​​With many important medical products still in short supply due to the COVID-19 pandemic, the Office of the United States Trade Representative (USTR) this month confirmed it will exclude several hundred Chinese products from import duties.

The announcement took account of public comments on four tranches of Chinese products that have been subject to tariff restrictions under USTR’s “Special 301” program, which penalizes nations that engage in unfair activities related to technology transfer, intellectual property, and innovation. The Biden administration’s action temporarily reinstates tariff exclusions for 352 products out of 542 that were eligible for consideration. The Trump administration first excluded these products in 2018.

USTR’s decision, governed by the Harmonized Tariff Schedule of the United States (HTSUS), runs on a safeguard measure within the Trump administration’s tariff policy that allows U.S. stakeholders to appeal for the suspension of additional duties on goods that meet certain conditions, such as limited availability or demonstrated harm on U.S. companies if the goods are in short supply.

Section 301 refers to a mandate in the Trade Act of 1974 that authorizes USTR to investigate “an act, policy, or practice of a foreign country that is unreasonable or discriminatory and burdens or restricts United States commerce.” An interagency “Section 301 committee” in a 2018 report identified four aspects of Chinese trade policy and practices that demanded attention:

  1. The government’s use of “opaque and discretionary administrative approval processes, joint venture requirements, foreign equity limitations … to require or pressure the transfer of … U.S. technology and IP to China”;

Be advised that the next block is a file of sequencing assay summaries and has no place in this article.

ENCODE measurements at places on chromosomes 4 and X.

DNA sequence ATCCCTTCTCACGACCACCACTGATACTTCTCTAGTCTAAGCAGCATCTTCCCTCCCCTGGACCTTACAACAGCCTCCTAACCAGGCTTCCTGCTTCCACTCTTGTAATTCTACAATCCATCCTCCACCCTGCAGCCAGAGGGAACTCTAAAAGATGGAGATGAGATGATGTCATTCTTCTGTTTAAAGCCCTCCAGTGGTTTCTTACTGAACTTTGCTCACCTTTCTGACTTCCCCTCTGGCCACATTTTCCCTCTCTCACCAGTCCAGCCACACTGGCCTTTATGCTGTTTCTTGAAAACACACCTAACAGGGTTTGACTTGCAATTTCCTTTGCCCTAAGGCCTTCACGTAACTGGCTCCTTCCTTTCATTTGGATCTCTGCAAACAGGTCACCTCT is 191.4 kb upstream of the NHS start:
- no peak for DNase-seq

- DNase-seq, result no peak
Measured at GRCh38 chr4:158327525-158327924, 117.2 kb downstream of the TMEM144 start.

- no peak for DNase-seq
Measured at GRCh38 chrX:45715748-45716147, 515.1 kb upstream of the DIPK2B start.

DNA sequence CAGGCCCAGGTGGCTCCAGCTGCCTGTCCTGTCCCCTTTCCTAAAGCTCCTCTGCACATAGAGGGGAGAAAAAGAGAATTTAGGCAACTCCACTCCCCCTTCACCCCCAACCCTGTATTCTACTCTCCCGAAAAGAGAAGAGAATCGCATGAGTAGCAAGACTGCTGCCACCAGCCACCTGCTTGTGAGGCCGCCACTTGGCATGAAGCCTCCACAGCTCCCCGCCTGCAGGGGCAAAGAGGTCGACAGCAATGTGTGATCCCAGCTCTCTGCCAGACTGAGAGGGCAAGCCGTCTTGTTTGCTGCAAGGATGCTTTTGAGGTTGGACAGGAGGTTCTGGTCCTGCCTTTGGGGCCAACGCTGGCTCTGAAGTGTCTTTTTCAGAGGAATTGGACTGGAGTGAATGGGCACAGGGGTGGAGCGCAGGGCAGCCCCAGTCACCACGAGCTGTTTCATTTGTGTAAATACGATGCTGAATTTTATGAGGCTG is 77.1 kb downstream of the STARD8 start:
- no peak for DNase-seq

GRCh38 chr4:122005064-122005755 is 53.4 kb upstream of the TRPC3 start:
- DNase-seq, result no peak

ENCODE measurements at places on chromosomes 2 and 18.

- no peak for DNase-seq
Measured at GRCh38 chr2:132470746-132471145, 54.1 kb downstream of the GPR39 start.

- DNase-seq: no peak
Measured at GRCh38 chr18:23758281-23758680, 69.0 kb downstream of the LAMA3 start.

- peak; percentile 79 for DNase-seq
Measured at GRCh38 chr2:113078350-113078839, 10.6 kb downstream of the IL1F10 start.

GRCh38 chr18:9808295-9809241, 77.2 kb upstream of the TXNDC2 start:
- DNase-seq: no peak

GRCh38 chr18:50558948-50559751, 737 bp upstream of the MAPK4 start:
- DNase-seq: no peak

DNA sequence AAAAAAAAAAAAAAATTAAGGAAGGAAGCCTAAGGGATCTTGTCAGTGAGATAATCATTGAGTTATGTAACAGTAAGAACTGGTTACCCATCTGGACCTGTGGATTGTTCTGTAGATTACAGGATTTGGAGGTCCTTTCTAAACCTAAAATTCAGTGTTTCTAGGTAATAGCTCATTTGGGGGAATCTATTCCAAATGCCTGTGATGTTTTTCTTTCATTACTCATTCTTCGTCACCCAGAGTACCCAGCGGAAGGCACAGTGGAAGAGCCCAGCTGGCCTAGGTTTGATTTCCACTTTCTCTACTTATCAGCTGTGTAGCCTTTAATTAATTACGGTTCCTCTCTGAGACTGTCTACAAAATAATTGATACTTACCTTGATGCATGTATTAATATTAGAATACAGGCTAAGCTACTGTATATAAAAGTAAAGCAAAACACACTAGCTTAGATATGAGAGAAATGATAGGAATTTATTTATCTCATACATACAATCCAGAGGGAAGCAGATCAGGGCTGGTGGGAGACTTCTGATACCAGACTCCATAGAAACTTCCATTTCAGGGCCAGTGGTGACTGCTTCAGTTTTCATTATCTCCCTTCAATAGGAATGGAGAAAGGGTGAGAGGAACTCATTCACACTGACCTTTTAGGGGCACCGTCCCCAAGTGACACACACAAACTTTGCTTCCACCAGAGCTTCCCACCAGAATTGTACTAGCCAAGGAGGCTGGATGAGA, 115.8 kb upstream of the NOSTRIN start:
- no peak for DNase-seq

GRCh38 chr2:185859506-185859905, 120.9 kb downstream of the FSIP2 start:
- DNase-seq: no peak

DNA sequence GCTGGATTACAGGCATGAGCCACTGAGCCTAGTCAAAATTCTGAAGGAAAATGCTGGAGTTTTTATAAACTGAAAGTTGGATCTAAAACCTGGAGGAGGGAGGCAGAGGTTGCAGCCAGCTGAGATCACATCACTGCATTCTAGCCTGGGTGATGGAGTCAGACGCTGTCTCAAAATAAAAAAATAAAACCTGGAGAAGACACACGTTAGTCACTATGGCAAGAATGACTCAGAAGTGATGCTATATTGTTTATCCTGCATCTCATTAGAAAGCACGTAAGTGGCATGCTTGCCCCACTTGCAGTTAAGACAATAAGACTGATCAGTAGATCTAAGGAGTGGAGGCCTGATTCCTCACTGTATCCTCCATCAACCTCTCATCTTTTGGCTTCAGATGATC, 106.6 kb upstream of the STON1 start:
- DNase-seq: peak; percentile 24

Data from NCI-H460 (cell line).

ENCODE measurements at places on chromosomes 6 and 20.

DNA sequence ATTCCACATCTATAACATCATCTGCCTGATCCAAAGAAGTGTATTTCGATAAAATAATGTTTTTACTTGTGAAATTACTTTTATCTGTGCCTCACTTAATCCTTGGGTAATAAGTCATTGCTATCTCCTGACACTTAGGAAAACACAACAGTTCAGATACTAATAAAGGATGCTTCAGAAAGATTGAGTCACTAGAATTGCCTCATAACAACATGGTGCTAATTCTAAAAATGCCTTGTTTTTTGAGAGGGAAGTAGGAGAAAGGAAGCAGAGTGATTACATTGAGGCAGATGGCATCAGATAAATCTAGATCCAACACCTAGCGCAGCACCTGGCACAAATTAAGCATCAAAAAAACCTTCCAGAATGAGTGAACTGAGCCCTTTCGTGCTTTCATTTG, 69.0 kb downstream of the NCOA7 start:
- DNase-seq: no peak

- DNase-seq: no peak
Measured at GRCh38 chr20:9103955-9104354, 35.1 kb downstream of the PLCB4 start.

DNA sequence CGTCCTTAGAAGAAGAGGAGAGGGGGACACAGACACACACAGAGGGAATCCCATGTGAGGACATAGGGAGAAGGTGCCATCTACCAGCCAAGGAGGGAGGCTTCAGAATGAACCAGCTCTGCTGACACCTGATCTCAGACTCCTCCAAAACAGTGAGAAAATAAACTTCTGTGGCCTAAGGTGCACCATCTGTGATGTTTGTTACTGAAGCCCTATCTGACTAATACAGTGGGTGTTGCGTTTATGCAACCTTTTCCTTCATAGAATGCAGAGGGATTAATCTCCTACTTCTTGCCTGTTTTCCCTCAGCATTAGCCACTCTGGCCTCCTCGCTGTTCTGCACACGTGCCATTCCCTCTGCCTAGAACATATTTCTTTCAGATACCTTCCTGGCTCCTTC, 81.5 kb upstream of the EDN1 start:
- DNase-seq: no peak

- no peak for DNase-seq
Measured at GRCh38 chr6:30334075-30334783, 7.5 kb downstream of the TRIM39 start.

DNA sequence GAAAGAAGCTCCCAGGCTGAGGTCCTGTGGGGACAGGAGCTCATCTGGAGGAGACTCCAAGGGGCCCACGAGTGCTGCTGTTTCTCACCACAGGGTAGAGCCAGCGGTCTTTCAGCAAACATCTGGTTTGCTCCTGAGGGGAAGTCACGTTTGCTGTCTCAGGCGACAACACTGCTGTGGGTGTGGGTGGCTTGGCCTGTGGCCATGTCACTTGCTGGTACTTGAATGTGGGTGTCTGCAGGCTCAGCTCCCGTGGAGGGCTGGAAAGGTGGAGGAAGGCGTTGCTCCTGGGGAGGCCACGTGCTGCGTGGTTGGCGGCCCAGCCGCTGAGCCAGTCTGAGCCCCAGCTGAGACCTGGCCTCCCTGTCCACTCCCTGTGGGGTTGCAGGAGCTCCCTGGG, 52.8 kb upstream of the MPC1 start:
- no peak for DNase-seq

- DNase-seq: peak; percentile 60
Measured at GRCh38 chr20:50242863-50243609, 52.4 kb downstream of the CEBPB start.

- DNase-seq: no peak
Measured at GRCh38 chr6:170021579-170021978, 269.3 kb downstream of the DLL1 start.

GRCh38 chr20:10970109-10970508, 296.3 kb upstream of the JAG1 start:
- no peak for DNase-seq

2. Government practices that “deprive U.S. companies of the ability to set market-based terms” in IT negotiations;
  3. Governmental direction that targets U.S. companies and assets in various sectors;
  4. Chinese support of cyberattacks on U.S. commercial computer networks.

Given the findings of the committee, the tariffs targeted Chinese products and “technology transfer” practices in which U.S. and foreign competitors become subject to intellectual property theft and unfair disadvantages. These taxes at the time of initiation were estimated to cover around $370 billion worth of Chinese imports.

The reinstatement of 352 products—covering a wide range of medical supplies, from microscopes to construction materials—is still a notably small portion of the initial 2,200 exclusions from 2018. The reinstated exclusion is to extend through December 31, 2022.

Meanwhile, the Senate took an important procedural step this week toward finalizing a “Chinese competition bill” by voting to substitute its United States Innovation and Competition Act for the House America COMPETES Act. Lawmakers can now confer on how to reconcile the two bills. With regard to tariffs, the key difference between the two measures is that the Senate version would bring back all 2,200 exclusions while establishing a renewed exclusion process, while the House version has no such provisions.